The automotive industry is an industry with great inertia, and anything in it is extremely difficult to change. How difficult is it to leave one of the main pillars of design that they have been building for years?

This is a disadvantage for the European car industry in particular – it is the oldest and least competitive. In a deregulated market, the car industry has to defend itself and the only defense they have is heritage, i.e. the grille. Today, a premium German brand can only say: do you see the star? It’s me, I was there first, I shine brighter, therefore I am more expensive!

The definitive Mercedes-Benz star

Until the 1970s, Italian design had a sovereign position, but today design standards are global. Asian companies have reached the same design quality. Chinese carmakers own the largest studios in Turin. No one has to refer to cooperation with good old Pininfarina anymore… The other problem for European carmakers is that, since they extensively introduced modular platforms and they started cross-brand sharing, they keep reproducing the same car over and over again. Like America in the 1960s, their design power is often limited to cosmetic changes, and often the only thing that sets them apart is styling: the make-up and hair cuts.

On the other hand, this can be a pretty good opportunity for others. Do you think that a newcomer with a strong vision could bring a significant change?

Today, I see great potential in South Korean carmakers like Kia or Hyundai, which are just starting to strive for a minimalist and meaningful design language. And there are newcomers such as Lucid, who is not tied to tradition and can define design from scratch.

Lucid Motors Air
Lucid Motors Air

Obviously, European brands could do it too. But the problem is human. Who will take on such a responsibility? Would you like to be in the position of the head of the VW or BMW concern, who will order the fundament of a brand’s design DNA (including the grille) removed and then maybe face criticism? A European manager would better hope for a miracle that the status quo will continue to work.

Today’s CEOs also have great power and responsibility, but they do not want to explain to shareholders and people in the company that sales have fallen last quarter because customers are slowly getting used to a new design. Thus we have the EQs, the iXs, and the Polestars: good old-looking new cars with good old grilles.

BMW iX

One more aspect: the European industry used to be creative and progressive, advancing in design from model to model, but since the 1990s it has put on a tight branding corset. It has become conservative. They think, when you do something really new, you also immediately have another dozen of your own models that suddenly look old. If you change one grille, you have to change another 40 and it will take you years. It’s a lot of money and a big risk that no one will take today. The last of those who were willing to take on responsibilities was Ferdinand Piëch, I wonder, what would he do if he were 50 and CEO of VW today?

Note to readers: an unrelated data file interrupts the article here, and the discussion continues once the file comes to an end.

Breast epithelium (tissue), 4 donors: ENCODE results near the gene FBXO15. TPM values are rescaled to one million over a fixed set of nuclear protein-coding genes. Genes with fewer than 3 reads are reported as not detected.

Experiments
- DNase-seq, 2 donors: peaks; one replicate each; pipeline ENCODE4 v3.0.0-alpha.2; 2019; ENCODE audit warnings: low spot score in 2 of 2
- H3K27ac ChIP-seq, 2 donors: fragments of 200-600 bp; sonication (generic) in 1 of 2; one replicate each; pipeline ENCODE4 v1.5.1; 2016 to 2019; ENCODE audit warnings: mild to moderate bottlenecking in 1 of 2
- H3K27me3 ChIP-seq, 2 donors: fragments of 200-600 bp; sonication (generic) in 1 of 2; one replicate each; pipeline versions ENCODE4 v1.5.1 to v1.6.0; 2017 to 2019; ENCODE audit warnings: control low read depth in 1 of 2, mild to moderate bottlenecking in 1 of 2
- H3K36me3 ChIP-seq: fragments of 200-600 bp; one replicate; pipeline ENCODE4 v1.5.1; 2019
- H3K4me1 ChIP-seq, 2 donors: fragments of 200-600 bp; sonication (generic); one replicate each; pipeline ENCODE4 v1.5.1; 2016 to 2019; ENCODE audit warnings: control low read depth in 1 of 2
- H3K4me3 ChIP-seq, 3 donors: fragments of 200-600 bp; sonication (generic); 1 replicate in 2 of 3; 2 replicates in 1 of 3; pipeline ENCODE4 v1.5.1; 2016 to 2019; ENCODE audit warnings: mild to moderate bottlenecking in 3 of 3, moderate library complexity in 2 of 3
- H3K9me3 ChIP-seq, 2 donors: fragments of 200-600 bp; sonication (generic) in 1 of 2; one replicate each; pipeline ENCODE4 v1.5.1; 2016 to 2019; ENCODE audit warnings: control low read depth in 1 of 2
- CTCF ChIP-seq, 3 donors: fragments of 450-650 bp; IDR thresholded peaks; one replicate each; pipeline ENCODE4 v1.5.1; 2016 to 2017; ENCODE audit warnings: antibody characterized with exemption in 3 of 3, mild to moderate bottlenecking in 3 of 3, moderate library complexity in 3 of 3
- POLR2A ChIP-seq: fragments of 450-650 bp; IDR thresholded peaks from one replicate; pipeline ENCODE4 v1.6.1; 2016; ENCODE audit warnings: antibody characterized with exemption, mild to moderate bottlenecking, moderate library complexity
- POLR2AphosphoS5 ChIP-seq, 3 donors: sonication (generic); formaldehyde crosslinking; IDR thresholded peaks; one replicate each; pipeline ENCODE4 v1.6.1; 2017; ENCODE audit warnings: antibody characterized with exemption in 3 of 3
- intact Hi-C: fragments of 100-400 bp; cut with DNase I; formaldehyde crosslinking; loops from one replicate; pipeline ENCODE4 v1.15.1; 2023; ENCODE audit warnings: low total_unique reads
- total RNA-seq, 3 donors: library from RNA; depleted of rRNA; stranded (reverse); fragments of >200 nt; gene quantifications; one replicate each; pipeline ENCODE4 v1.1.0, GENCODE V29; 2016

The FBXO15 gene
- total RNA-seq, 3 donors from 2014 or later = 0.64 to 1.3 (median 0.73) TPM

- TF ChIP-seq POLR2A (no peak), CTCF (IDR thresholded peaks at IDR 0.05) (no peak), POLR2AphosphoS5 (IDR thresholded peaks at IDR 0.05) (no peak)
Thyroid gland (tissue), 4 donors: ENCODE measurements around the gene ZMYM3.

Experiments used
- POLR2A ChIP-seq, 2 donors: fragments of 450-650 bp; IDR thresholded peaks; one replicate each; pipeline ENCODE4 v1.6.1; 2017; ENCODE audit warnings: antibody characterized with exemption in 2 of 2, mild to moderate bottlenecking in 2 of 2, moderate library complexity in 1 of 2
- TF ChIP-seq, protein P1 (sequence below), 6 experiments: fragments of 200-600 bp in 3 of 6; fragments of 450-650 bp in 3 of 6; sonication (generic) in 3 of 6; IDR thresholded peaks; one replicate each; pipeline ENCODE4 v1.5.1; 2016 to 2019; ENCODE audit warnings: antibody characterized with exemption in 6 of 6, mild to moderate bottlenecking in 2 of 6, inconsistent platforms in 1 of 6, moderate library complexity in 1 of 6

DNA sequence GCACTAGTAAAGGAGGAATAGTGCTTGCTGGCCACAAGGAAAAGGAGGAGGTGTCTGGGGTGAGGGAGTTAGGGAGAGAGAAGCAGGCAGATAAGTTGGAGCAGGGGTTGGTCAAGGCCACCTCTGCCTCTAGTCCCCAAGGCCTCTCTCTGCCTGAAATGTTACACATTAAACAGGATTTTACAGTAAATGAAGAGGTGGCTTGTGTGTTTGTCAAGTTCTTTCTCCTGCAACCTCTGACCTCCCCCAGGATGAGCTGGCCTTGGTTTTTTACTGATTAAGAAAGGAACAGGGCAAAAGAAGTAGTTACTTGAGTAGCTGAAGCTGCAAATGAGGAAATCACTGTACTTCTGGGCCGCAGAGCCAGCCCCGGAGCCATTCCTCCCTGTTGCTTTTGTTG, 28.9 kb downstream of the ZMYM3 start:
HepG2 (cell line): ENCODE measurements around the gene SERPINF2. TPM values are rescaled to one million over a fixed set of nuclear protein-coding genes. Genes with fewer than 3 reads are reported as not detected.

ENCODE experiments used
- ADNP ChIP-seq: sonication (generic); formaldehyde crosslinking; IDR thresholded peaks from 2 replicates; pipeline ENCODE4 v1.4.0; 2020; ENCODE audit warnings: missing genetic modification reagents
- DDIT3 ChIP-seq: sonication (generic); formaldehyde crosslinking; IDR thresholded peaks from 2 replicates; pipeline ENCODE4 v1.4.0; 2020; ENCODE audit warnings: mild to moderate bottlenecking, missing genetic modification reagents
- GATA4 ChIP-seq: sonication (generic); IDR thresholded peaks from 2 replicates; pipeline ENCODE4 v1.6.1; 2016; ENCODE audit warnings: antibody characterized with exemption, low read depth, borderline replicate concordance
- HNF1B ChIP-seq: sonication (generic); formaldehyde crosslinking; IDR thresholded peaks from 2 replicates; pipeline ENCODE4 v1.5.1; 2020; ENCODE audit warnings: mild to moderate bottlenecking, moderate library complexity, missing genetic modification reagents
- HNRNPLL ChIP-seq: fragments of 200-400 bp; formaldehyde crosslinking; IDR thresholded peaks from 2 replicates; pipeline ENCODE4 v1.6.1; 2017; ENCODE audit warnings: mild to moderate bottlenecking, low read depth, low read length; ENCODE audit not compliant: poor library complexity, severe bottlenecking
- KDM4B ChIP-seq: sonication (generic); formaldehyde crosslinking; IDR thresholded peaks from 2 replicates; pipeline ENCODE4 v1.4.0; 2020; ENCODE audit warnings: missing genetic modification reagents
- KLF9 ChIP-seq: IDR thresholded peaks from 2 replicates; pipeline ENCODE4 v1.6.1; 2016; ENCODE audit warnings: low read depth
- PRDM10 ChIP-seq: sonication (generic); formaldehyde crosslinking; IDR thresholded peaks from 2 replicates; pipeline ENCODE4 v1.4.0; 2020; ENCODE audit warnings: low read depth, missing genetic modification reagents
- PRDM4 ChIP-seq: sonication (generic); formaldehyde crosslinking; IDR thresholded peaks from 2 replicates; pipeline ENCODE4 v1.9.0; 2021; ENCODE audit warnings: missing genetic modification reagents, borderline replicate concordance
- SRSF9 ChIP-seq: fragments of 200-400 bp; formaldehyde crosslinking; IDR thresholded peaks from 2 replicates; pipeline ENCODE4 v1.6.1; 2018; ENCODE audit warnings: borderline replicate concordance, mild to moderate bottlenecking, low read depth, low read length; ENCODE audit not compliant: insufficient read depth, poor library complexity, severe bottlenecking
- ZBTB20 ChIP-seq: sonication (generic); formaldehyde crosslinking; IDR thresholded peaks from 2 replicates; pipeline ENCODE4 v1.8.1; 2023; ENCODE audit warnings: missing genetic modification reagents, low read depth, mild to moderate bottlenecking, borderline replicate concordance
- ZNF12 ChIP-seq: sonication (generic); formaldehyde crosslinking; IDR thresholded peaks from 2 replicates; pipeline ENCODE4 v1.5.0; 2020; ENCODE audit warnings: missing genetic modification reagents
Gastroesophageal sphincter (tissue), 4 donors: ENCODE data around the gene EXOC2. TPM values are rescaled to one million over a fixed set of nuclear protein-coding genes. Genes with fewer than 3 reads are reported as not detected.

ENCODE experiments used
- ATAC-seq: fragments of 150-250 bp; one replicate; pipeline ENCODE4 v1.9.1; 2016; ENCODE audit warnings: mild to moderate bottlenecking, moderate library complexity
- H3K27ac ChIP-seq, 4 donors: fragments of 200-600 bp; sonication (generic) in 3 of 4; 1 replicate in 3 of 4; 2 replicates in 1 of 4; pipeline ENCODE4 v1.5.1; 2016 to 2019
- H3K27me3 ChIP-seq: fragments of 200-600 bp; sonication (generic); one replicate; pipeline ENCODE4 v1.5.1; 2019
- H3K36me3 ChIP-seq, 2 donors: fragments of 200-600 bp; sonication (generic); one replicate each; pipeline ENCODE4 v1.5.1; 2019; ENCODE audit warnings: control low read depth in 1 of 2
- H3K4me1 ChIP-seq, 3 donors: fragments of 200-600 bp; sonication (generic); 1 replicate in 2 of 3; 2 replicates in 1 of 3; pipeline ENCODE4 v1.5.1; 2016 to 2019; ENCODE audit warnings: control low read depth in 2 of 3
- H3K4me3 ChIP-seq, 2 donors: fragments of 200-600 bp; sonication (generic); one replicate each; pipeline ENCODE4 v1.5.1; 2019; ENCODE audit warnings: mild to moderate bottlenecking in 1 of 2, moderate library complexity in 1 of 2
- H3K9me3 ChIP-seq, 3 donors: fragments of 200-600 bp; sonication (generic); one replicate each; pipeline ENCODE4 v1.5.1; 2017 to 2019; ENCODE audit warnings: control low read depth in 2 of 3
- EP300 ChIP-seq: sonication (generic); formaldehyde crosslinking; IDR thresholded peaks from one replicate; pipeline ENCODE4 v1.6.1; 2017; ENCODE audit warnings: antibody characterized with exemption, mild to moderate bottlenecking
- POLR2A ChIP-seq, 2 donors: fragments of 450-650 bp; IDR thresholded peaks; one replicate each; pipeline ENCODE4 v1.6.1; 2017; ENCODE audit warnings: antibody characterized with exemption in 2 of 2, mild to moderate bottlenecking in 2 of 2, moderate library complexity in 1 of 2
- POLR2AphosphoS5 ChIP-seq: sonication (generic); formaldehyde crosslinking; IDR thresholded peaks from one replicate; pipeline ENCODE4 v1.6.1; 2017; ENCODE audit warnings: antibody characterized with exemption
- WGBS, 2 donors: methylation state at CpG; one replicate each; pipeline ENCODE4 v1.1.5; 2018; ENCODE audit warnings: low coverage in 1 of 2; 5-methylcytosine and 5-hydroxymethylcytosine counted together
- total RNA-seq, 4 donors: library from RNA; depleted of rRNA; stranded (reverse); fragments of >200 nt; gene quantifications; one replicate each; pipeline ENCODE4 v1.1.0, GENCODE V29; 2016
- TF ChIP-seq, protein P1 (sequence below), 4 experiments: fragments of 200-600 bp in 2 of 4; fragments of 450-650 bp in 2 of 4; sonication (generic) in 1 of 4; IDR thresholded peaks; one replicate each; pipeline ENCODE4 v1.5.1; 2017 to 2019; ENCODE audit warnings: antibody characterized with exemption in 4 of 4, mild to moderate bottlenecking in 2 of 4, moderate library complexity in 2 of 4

What is the position of design for today’s car manufacturers?

The role of Design is still limited within car manufacturers. Both in digital businesses and fashion companies, the function of design is holistic and inclusive. Design connects the evolution and development of the entire system of contents. In the car industry, design is still taken as an “art & color” department that only cares about the shape of the product itself. Design work has grown much in scope to include soft and digital skills and has gained recognition and power. It can shape a lot, but it wouldn’t be allowed to transform anything.

Harley Earl with Buick LeSabre concept (1951)

 At the same time, the world’s large design consultancies are no longer the ones who would provide nice shapes, but they consult governments and corporations in change and evolution, they apply design thinking to social innovation, they speculate on possible futures. At Google and Apple, at Samsung and Xiaomi design is understood more thoroughly.  Unfortunately, this is not the case in the automotive industry.

And what about companies like Tesla?

Tesla certainly did EV better and earlier than the others, but not much more. In my opinion, Elon Musk has a very conservative approach to cars, and for me, Tesla is not the one who would be seen moving the concept of the car significantly further. Tesla made a car with an electric motor, applied digital connectivity, and redefined the after-sales experience, but they did not significantly change or improve the usage of the automobile.